Second, in the lipogenic pathway, 11 genes were significantly overexpressed in H-HCA compared with normal livers; six of them were also significantly up-regulated in HNF1α-inhibited HepG2 cells compared with control siRNA-transfected cells (Fig. 2B). This included three crucial genes involved in the first steps of fatty acid synthesis: ACLY, ACACA, and FASN, encoding, respectively, the adenosine triphosphate citrate lyase (ACL), acetyl-CoA carboxylase, and fatty acid synthase (FAS) enzymes. ACLY and FASN overexpression was confirmed at the protein level (Fig. 2C). Notably, these transcriptional changes were late events, because they were observed only 7 days after HNF1α inhibition except for the two elongases (ELOVL1 and ELOVL5) that were already overexpressed after 3 days (Supporting Fig. 2C and Supporting Table 4). Furthermore, the overexpression of lipogenic genes was correlated with lipid overload in HNF1α-inhibited cells, which showed more and larger lipid vacuoles than control siRNA-transfected cells (Fig. 2E). These results suggested that several of these lipogenic genes are indirectly regulated by HNF1α.

Finally, in HNF1α-inactivated HepG2 as in H-HCA, we did not find overexpression of several transcription factors known to regulate lipogenic genes expression; in particular, SREBP1 was not overexpressed (Fig. 2B and Supporting Fig. 2A). Almost all of the results found after 3 days of HNF1α extinction were confirmed in Hep3B cells and in HepG2 cells using ex3 siRNA (Supporting Fig. 2B and 2C and Supporting Table 4). However, lipogenesis could not be studied at 7 days in Hep3B and in HepG2 cells using ex3 siRNA, because in these conditions, HNF1α suppression was not maintained.

Overexpression of Receptors, Growth Factors, and Translational and Cell Cycle Regulators.

In H-HCA samples, our microarray analysis identified an overexpression of several genes encoding critical proteins that are known to be involved in a variety of tumors. Among them, ERBB2 transcript, which encodes a tyrosine kinase receptor, was fivefold increased in H-HCA compared with normal livers. This overexpression was correlated with a strong accumulation of the corresponding protein in tumors (Fig. 3A, B). This transcriptional overexpression was not related to gene amplification, because no ERBB2 gene amplification was found in seven H-HCA cases using comparative genomic hybridization based on single nucleotide polymorphism genotyping (data not shown). Both PDGFA and PDGFB mRNA, encoding two growth factors implicated in angiogenesis and cell proliferation, were also significantly increased in H-HCA compared with normal livers (Fig. 3A). Moreover, we identified up-regulation of several members of the translational machinery. In particular, mTOR, which is known to play a pivotal role in the regulation of translation, was overexpressed in H-HCA at both transcriptional (4.5-fold) and protein level (Fig. 3A, B). Accordingly, compared with normal livers, phospho-mTOR was significantly elevated in H-HCA, as well as 4E-BP1 phosphorylation, which is a well-known downstream target phosphorylated by mTOR (Fig. 3B). These results indicated that mTOR pathway was aberrantly activated in H-HCA. In addition, these tumors displayed an elevation of eIF-4G3 and eEF1A2 at mRNA and protein levels, that are involved in protein translation initiation and elongation, respectively (Fig. 3A, B). Finally, H-HCA showed overexpression of CCND1 mRNA (3.6-fold), which encodes cyclin D1, a key cell cycle regulatory protein (Fig. 3A). This result was confirmed by western blotting analysis, demonstrating a constant accumulation of cyclin D1 in H-HCA (Fig. 3B).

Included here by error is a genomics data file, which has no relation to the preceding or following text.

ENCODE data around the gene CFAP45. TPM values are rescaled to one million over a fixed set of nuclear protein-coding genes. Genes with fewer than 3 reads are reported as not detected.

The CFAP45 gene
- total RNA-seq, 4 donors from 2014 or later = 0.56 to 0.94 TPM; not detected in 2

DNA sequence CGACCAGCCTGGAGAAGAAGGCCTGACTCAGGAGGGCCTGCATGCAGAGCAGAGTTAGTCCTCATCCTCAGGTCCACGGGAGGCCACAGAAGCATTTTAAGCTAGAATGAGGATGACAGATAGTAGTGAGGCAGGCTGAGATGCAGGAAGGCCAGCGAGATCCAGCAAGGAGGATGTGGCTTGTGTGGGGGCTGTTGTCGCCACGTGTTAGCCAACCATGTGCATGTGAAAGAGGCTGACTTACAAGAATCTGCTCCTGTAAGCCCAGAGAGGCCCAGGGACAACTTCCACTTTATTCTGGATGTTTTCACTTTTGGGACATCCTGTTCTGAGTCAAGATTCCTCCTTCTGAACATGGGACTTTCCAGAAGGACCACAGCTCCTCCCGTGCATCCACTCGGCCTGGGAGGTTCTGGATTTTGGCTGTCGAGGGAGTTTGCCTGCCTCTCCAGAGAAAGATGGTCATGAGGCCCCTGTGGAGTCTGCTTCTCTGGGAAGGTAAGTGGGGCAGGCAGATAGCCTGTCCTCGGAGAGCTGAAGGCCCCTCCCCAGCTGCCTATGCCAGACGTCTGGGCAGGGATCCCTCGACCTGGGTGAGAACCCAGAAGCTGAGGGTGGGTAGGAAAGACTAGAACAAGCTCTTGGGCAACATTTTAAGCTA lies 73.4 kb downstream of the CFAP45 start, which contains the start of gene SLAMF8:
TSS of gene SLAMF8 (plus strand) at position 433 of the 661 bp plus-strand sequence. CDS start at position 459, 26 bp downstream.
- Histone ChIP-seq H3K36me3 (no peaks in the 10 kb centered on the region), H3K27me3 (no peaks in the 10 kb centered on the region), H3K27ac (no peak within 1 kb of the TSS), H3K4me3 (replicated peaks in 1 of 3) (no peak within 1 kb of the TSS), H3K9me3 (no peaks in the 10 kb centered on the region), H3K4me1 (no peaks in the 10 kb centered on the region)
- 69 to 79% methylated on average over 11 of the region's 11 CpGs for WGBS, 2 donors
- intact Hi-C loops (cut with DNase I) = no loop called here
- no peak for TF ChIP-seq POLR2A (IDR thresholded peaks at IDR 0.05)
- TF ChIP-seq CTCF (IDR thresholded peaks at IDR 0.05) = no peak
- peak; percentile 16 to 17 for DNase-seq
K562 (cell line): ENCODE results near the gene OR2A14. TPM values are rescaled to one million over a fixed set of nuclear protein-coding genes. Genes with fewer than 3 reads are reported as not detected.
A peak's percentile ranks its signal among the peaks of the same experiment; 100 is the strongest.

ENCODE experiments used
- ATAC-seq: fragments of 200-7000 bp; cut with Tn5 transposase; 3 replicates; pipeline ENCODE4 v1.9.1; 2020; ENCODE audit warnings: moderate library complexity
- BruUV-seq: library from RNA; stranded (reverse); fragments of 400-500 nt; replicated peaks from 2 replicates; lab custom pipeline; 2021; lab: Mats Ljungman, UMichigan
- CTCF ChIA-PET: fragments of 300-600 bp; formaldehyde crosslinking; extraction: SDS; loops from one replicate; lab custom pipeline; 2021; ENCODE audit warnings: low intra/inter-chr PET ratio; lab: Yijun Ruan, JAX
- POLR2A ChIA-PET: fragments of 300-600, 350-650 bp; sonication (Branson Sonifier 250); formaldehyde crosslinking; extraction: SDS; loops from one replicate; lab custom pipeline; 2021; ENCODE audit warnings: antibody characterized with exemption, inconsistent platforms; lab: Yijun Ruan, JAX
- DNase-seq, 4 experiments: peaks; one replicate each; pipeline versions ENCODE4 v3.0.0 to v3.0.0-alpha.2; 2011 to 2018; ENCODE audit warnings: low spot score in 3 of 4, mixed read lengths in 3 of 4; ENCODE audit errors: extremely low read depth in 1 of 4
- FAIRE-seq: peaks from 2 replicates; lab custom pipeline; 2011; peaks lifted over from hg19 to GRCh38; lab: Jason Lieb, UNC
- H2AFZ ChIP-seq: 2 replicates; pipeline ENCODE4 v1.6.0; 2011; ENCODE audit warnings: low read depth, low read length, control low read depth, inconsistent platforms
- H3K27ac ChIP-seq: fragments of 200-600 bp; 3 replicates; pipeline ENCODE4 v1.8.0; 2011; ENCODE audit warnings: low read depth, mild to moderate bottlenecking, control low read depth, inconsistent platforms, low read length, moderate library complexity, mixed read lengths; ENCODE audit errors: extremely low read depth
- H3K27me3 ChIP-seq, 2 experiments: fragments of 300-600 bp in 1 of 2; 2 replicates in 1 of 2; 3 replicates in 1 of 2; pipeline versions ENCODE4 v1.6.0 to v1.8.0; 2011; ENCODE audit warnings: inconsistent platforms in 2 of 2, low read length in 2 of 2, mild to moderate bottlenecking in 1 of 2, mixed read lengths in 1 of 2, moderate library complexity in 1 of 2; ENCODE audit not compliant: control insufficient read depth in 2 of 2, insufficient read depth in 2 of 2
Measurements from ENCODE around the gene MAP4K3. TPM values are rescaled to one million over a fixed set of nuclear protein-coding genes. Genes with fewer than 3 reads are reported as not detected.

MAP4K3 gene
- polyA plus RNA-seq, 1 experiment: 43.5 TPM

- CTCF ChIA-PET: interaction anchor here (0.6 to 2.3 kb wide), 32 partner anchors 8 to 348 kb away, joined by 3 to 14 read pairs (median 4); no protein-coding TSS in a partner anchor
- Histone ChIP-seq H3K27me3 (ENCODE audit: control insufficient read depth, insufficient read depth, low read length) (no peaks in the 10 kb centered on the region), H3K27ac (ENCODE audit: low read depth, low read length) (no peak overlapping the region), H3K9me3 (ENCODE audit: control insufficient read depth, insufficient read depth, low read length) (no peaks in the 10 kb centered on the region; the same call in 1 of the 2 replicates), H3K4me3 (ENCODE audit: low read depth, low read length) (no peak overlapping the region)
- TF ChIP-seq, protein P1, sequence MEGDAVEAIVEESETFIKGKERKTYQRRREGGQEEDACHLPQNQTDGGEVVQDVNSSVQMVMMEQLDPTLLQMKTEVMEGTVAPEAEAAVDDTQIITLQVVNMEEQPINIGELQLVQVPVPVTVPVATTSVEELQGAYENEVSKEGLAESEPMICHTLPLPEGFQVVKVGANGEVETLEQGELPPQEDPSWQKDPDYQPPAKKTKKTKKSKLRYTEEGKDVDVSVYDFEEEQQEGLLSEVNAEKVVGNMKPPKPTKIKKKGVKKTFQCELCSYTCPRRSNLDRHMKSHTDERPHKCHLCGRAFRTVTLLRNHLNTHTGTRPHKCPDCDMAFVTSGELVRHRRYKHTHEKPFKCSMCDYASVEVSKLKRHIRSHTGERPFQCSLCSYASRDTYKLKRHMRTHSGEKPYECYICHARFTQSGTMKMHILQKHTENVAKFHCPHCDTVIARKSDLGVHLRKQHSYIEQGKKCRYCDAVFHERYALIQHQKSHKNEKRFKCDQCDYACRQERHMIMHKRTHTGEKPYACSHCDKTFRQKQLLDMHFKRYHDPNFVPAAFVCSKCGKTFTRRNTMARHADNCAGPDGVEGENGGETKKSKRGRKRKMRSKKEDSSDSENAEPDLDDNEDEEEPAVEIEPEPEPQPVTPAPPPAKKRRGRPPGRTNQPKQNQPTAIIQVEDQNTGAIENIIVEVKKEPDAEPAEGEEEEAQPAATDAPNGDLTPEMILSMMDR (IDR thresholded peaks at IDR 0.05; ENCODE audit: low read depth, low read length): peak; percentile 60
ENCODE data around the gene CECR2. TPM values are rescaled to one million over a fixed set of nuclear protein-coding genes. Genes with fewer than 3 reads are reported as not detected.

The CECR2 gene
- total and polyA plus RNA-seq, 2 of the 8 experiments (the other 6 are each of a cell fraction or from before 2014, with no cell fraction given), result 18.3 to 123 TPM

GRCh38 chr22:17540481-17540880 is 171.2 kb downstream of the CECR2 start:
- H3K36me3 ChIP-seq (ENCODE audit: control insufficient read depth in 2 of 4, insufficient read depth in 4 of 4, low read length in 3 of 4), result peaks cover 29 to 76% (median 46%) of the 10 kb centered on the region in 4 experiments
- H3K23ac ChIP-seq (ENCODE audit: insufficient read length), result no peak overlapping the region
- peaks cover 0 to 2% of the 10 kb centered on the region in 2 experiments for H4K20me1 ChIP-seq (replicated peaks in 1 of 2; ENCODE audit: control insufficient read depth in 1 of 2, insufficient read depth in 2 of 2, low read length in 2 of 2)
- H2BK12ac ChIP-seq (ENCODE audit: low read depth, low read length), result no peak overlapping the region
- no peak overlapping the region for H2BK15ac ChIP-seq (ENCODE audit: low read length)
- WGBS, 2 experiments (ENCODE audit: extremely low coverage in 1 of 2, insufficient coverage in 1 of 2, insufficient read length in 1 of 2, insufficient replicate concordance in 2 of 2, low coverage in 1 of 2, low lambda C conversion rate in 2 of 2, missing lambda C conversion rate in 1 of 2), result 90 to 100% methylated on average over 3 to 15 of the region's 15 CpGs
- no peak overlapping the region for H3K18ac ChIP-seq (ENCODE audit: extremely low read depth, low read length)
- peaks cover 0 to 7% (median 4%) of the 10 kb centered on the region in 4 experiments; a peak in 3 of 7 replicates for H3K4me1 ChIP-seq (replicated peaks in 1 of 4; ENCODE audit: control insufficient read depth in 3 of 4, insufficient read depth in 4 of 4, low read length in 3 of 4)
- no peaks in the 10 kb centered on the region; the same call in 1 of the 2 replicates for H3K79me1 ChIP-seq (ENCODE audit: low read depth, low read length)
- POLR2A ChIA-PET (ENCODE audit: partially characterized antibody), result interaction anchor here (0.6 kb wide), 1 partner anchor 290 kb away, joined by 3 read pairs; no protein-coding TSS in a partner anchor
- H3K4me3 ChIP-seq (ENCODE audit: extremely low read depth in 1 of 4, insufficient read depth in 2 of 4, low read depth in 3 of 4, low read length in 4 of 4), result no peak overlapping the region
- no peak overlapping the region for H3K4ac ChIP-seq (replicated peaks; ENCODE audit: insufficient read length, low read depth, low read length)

Figure 3.

Overexpression of receptors, growth factors, and translational and cell cycle regulators in H-HCA. (A) Quantitative RT-PCR validation of gene array expression data comparing H-HCA (T; n = 16) with normal liver tissues (NL; n = 10) (two-tailed Mann-Whitney test). (B) Western blotting validation of quantitative RT-PCR results comparing H-HCA (n = 6) with normal livers (n = 4).

Except for mTOR and ERBB2, significant overexpression of five other aforementioned genes (EIF4G3, EEF1A2, PDGFA, PDGFB, and CCND1) was also found in HepG2 cells 3 and 7 days after HNF1α inhibition compared with control-siRNA-transfected cells (Fig. 4A and Supporting Fig. 3A). These data display a similar pattern of deregulation using HNF1α siRNA targeting exon 3 or in Hep3B cells (Supporting Fig. 3B-D). Remarkably, using the siRNA concentration range, we identified a strong negative correlation between the expression of HNF1A mRNA and mRNA expression of these five genes (Fig. 4B). Moreover, we confirmed that cyclin D1 and eIF-4G3 were closely correlated to HNF1α expression even at the protein level (Fig. 4C).

Figure 4.

Overexpression of receptors, growth factors, and translational and cell cycle regulators in HNF1α-inhibited HepG2 cells. (A) Messenger RNA expression levels were compared between HepG2 cells transfected with HNF1α ex8-9 siRNA (siH) and with control siRNA (siC) (two-tailed t test). (B) Correlations between expression of HNF1A mRNA, and the five genes significantly overexpressed in HNF1α inhibited HEPG2 cells were analyzed using a range of siRNA concentrations, and significance was assessed by Spearman's rank correlation test. All graphs plot quantitative RT-PCR results relative to cells transfected with control siRNA. (C) Cyclin D1 and eIF-4G3 expression was analyzed using western blotting after transfection with different concentrations of HNF1α ex8-9 siRNA. All analyses were performed 3 days after transfection.

Alteration of Estrogen Metabolism.